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Does a 'fake news' label help audiences identify false information?

Does a 'fake news' label help audiences identify false information?
News organizations’ labeling false or misleading information as “fake news” may be backfiring – undermining public trust while doing little to improve audiences’ ability to recognize genuine stories, according to research by Emily Van Duyn, a professor of communication at the University of Illinois Urbana-Champaign. Credit: L. Brian Stauffer

Emily Van Duyn is a professor of communication at the University of Illinois Urbana-Champaign and co-wrote recent studies that examined the effects of labeling information "fake news" on public perceptions of journalists' and news organizations' credibility. Van Duyn spoke with News Bureau research editor Sharita Forrest about this trend.

When politicians use the phrase 'fake news,' does it have a greater negative impact on the public's perceptions of the media's credibility than if media label what they believe is false or misleading information that way?

The source matters a great deal as to whether the phrase has an effect. We found that when the phrase "fake news" was used by a politician—even an imaginary one—to describe a on social media, people saw the news organization and its journalists as less credible compared with the news organization itself using that phrase.

This is a difficult finding for since they have little control over how politicians—or anyone, for that matter—describe their coverage. Still, it suggests that should work to counteract or respond to accusations that their work is fake news on , given the this language can have on their perceived credibility.

Your study discusses the weaponization of the term fake news and suggests that the use of this phrase can damage a media outlet's brand if they use it in their coverage or their advertising. What's a better strategy for newsrooms to use?

Since we find that exposure to the phrase fake news can have disproportionate effects on how credible people find a news organization and its journalists, we suggest that media refrain from using the term.

We make this suggestion in light of advertising campaigns like those from The Wall Street Journal or CNN that try to distinguish themselves as "real news" while inevitably invoking the term fake news.

When referring to , we suggest that journalists use the terms "misinformation" or "disinformation," depending on the intent with which the information was spread, as these terms are less likely to have a backfire effect on the perceived credibility of the journalist or their .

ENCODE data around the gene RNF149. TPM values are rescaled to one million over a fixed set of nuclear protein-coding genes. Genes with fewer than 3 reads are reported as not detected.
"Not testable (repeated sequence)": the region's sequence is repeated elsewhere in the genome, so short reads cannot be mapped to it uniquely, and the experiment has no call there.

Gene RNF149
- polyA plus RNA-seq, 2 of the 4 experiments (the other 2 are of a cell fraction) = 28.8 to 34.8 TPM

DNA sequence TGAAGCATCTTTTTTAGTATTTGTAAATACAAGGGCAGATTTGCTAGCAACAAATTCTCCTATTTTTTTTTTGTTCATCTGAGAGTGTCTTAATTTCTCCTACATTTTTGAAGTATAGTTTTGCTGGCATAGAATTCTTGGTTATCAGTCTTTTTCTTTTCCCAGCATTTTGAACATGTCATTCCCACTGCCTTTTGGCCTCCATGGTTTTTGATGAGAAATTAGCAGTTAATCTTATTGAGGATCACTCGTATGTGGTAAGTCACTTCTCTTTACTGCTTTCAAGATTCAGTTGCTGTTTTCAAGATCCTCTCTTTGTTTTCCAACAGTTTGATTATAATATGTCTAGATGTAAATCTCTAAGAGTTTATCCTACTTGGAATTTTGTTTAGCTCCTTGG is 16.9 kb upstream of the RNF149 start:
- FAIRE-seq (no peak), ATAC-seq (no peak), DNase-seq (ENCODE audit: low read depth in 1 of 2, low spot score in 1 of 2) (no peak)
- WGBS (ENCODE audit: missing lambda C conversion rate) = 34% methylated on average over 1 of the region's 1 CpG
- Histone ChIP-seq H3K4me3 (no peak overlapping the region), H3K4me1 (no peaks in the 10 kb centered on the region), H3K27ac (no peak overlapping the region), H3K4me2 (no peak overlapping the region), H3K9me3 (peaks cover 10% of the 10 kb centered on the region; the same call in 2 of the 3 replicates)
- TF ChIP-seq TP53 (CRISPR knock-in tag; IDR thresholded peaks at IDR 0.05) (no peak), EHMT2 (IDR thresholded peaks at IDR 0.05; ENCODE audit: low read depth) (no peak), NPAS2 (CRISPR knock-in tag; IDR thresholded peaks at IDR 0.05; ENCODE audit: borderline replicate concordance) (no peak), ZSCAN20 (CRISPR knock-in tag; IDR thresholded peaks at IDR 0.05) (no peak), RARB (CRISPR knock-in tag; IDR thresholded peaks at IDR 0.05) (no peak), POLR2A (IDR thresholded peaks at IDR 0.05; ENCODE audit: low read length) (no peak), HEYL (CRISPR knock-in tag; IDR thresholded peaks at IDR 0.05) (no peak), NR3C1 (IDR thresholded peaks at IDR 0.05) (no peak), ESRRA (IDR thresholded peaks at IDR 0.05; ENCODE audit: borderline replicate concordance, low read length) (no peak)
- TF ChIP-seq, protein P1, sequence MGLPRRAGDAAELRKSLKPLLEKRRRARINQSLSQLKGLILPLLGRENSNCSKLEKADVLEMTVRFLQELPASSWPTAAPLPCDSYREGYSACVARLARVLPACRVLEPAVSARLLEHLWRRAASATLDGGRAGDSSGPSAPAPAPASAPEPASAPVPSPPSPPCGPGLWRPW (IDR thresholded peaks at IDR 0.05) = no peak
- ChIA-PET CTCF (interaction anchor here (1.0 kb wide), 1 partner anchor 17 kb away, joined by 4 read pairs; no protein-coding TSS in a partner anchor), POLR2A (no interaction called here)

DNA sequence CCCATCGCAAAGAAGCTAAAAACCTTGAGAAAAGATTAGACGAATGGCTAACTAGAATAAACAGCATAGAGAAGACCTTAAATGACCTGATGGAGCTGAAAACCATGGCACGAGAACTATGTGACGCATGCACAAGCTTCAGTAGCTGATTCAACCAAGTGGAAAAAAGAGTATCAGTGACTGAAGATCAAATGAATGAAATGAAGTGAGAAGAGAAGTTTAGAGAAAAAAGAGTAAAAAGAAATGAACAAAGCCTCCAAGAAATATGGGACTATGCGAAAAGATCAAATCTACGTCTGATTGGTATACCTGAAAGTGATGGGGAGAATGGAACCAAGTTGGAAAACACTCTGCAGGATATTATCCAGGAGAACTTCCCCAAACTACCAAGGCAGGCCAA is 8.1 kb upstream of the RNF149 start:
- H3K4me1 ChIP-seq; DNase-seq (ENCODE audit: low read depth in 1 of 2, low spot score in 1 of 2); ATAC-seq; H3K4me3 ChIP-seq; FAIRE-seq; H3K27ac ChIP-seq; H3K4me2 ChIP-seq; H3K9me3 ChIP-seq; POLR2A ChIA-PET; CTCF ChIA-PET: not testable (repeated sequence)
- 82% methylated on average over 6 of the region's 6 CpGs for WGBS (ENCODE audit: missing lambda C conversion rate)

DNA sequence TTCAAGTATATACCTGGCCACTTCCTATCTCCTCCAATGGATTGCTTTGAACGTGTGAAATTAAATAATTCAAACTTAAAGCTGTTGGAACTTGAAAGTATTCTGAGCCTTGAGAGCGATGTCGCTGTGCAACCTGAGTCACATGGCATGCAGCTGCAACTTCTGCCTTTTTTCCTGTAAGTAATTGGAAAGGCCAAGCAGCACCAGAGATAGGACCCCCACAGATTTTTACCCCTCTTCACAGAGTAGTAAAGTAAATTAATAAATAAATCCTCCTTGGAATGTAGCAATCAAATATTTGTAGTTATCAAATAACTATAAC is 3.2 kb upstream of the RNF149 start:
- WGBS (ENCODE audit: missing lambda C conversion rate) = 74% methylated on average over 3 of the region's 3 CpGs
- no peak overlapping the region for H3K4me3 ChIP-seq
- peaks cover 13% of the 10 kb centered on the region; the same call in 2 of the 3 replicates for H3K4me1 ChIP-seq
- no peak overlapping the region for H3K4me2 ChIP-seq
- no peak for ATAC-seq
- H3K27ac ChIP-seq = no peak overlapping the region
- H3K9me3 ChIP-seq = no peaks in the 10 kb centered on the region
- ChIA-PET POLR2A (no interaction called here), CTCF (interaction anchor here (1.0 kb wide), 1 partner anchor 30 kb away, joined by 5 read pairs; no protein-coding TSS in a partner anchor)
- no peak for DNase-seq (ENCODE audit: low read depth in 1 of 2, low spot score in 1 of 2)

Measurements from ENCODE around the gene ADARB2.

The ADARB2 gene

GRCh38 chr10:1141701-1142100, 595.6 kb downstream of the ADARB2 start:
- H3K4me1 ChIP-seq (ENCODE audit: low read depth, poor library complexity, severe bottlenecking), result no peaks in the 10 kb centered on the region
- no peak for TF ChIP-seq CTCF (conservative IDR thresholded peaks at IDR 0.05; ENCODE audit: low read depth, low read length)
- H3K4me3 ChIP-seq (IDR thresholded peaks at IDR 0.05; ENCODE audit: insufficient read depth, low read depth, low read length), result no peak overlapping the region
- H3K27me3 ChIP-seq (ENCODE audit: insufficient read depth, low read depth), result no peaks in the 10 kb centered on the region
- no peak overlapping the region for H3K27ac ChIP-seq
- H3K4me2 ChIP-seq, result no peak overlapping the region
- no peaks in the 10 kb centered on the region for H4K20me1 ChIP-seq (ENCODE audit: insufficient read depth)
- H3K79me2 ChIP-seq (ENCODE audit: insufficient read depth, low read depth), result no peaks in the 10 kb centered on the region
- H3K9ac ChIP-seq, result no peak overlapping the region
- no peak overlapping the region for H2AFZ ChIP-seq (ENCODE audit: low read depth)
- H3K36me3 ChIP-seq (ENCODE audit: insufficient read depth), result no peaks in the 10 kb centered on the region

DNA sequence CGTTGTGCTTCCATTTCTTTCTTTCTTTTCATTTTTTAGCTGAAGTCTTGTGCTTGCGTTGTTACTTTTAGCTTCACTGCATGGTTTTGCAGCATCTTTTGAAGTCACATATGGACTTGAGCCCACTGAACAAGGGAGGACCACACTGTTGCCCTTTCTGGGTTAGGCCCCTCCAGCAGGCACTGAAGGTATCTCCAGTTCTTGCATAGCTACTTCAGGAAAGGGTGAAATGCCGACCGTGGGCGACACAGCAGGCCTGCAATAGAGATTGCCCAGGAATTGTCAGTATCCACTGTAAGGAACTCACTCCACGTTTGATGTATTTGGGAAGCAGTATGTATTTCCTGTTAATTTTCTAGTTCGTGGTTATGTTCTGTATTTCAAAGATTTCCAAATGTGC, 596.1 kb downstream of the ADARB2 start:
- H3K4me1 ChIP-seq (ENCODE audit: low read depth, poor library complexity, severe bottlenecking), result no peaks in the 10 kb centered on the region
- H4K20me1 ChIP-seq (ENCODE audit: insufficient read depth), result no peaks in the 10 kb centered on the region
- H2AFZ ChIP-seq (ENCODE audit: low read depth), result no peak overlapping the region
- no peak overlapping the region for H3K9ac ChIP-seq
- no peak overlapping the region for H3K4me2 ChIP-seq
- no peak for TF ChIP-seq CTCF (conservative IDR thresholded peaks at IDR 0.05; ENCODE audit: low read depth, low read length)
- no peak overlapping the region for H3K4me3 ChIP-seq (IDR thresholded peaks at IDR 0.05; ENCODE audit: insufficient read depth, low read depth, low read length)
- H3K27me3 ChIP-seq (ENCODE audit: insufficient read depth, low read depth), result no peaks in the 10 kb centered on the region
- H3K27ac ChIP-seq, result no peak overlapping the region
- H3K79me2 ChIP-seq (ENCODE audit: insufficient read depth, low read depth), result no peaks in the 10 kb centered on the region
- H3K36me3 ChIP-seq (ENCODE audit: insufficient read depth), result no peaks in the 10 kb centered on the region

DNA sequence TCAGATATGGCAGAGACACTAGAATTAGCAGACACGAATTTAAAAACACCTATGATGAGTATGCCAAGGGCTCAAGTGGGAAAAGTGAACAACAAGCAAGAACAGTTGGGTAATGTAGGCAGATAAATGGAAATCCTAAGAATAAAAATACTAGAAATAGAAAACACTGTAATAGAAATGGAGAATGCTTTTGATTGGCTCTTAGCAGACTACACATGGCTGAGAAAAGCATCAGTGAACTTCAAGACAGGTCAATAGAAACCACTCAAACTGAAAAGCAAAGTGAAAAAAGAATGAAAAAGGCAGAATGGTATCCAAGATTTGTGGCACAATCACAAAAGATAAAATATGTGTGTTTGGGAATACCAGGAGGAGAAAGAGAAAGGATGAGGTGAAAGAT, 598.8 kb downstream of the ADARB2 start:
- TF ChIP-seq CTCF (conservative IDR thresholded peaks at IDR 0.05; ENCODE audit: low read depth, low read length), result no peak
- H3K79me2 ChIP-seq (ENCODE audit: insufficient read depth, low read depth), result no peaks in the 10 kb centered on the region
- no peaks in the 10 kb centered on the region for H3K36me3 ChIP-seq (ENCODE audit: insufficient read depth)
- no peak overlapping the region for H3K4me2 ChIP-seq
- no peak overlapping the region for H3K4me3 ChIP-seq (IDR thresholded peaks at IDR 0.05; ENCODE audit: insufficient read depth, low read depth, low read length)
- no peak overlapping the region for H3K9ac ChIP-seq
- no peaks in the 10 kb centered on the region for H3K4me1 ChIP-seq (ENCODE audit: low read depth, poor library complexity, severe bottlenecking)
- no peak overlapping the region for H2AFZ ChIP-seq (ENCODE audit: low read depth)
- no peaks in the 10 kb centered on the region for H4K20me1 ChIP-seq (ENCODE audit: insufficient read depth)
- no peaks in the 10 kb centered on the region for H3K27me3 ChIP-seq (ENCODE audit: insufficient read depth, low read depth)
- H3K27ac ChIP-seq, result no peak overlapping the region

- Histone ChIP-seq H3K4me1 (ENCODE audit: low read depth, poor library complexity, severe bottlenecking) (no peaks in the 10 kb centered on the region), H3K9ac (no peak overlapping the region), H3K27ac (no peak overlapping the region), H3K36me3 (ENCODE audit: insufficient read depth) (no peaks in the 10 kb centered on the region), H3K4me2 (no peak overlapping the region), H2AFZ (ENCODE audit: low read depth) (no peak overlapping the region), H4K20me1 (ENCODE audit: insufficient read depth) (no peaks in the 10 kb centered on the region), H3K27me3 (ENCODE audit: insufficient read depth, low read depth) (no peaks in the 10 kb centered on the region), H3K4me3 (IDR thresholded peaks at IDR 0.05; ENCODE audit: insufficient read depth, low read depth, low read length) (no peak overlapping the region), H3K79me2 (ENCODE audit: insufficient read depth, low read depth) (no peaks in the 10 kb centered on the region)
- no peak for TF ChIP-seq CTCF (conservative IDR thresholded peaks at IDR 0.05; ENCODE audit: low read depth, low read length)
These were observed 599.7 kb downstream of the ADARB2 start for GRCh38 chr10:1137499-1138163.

In a prior study, you and your co-author found that elites'—politicians and media organizations –calling attention to fake news had a priming effect that may be doing more harm than exposure to fake news itself. How so?

We wanted to know if exposure to the phrase affects people's skepticism of and trust in real news and their ability to identify false news. We ran an experiment where we had participants look through a set of tweets. A random half of participants read tweets that contained the phrase fake news, which primed them to think about fake news for the rest of the study.

The other half—our control group—read tweets about the federal budget that did not contain that phrase. Then both groups viewed several real news articles and several false news articles, and we asked them whether they thought the articles were real or fake. We also asked both groups how much they trusted the news media in general.

Those primed with the phrase fake news were more likely to think the real news articles were fake, yet they were not more accurate in identifying the fake articles compared with the . The participants primed with the phrase also reported lower levels of trust in the news media.

This told us that exposure to the phrase may not be improving people's accuracy at judging what sources are real and which are false. Instead, this may have a backfire effect on people's belief and trust in real news sources.

With the public's faith in news media at a record low—with just 32% of people professing 'a great deal or fair amount' of faith in news organizations' fairness and accuracy, according to your study, how can media outlets build and sustain trust with audiences?

There are proactive measures that journalists and news organizations can take to build trust with their audience without connoting or referencing .

While our study focused on what news organizations should not do in order to limit negative effects on credibility, there is other research that offers suggestions for news media looking to build or enhance trust with their audiences.

For instance, one study found that news organizations that are transparent about the journalistic process—e.g., why and how a story was written, details about the author, etc.—are perceived as more credible than those that do not offer this level of transparency.

Similarly, other research shows that news organizations that engage with their audience in some way—for example, through online comment sections or audience story suggestions—tend to have higher levels of trust and perceived credibility.

More information: Jessica R. Collier et al, Fake news by any other name: phrases for false content and effects on public perceptions of U.S. news media, Journal of Applied Communication Research (2022). DOI: 10.1080/00909882.2022.2148487

Emily Van Duyn et al, Priming and Fake News: The Effects of Elite Discourse on Evaluations of News Media, Mass Communication and Society (2018). DOI: 10.1080/15205436.2018.1511807

Journal information: Mass Communication and Society

Citation: Does a 'fake news' label help audiences identify false information? (2023, January 12) retrieved 23 April 2024 from
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